Chiropractic Fitness Health Wellness, general

Wellness Focus – Heat and Ice, more about

ice-heatIt is interesting to hear different accounts of why heat or ice is a preferred treatment modality or for home self care.We see how emergency rooms typically recommend ice for the first 48 hours after an acute injury while physical therapists always use heat during a treatment session. Most MDs will advise their patients to put heat if after 48 hours or for any chronic condition. Sports trainers use both heat and ice as needed and chiropractors have specific times when ice and heat can be used on the body, sometime in combination. So, who is right?

As a seasoned naturalistic practitioner I happily recommend mild heat when the problem is away from a joint, as in a strained muscle; and ice for any joint pain, because I never prescribe people to take drugs for pain. Ice is an excellent local analgesic and since the pain is caused by a swollen and inflamed joint we certainly don’t want to put heat and increase the swelling to then increase the pain once more.

You see, heat triggers large sized sensory nerves that flood the spinal cord and brain with a volume of stimuli and the net effect is the brain has a louder volume of heat signals than pain signals, so it gives the sensation of relief by distracting the sensory system from the pain. The problem is still there, if not worse if on a joint or left too long on a muscle, but it temporarily it does feel better.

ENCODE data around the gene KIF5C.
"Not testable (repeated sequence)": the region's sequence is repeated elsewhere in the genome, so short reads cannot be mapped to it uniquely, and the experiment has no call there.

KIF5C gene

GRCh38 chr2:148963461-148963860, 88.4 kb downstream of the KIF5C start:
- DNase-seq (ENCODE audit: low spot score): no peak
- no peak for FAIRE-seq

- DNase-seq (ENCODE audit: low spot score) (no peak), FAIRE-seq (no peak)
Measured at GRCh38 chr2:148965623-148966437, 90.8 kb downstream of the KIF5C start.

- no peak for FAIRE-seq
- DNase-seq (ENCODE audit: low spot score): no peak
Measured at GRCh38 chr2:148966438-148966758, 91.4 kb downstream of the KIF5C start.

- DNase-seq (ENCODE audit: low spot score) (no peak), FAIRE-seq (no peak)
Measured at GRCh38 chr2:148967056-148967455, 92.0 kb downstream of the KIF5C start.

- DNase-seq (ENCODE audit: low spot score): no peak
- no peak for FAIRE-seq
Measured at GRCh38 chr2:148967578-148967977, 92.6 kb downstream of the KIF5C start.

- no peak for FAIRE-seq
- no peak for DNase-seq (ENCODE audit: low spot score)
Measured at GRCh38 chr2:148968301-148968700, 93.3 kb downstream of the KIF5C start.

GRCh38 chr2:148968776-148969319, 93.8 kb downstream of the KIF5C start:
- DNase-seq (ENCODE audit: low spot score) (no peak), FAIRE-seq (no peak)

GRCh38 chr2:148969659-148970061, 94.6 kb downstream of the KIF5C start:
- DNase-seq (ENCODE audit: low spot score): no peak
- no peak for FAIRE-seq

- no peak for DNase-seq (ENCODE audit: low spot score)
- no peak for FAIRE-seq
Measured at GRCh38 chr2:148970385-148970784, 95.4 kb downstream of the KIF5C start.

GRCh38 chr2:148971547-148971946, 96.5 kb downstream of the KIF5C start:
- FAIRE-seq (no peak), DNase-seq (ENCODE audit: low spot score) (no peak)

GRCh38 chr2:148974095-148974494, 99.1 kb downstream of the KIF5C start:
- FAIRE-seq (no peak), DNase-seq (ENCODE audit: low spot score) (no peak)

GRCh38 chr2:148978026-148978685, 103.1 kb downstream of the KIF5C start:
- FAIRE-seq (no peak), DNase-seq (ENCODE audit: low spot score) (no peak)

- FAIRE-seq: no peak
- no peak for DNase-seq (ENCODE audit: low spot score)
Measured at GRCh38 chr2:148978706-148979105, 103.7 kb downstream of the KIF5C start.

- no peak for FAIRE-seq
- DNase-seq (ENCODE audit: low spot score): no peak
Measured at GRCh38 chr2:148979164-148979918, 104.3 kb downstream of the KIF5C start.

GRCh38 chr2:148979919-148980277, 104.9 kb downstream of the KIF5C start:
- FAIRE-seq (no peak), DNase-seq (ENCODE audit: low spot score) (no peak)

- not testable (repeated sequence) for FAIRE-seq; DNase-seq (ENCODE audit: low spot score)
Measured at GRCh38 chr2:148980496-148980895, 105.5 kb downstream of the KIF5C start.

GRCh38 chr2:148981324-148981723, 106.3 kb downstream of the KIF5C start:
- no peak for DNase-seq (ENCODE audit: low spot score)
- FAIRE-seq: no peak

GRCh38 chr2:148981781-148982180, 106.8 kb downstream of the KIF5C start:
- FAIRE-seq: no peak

As much as thermal management may have a role in tissue repair, I think this is a good a time as any to advocate the very practical use of massage; and I don’t necessarily imply it has to be performed by a therapist. Anyone can manually massage their body parts. After a 10-15 minute application of mild heat or a 20-30 minute application of ice, it helps a lot to take another five minutes to rub and smooth out muscles and tendons and passively move or traction the joints. Repeated smooth stroking can mobilize waste products and lymphatic fluids away from the affected area.

A couple rules to remember when using cryotherapy or heat therapy.

  1. Ice 20 minutes for extremities and 30 minutes over the spine areas.
  2. Heat for only 10-15 minutes (not longer) and keep heat mild to moderate, not hot. Like an egg white becomes hard at 150’F / 65′ C the amino acids in enzymes that repair body tissues deaminate or become denatured. When heat is too hot it can destroy body tissues.

Life is better when we have a simple and clear understanding of how and when ice and heat can be of help. Read more on my earlier article: “Should I Use Heat or Ice?”

Yours in Health,


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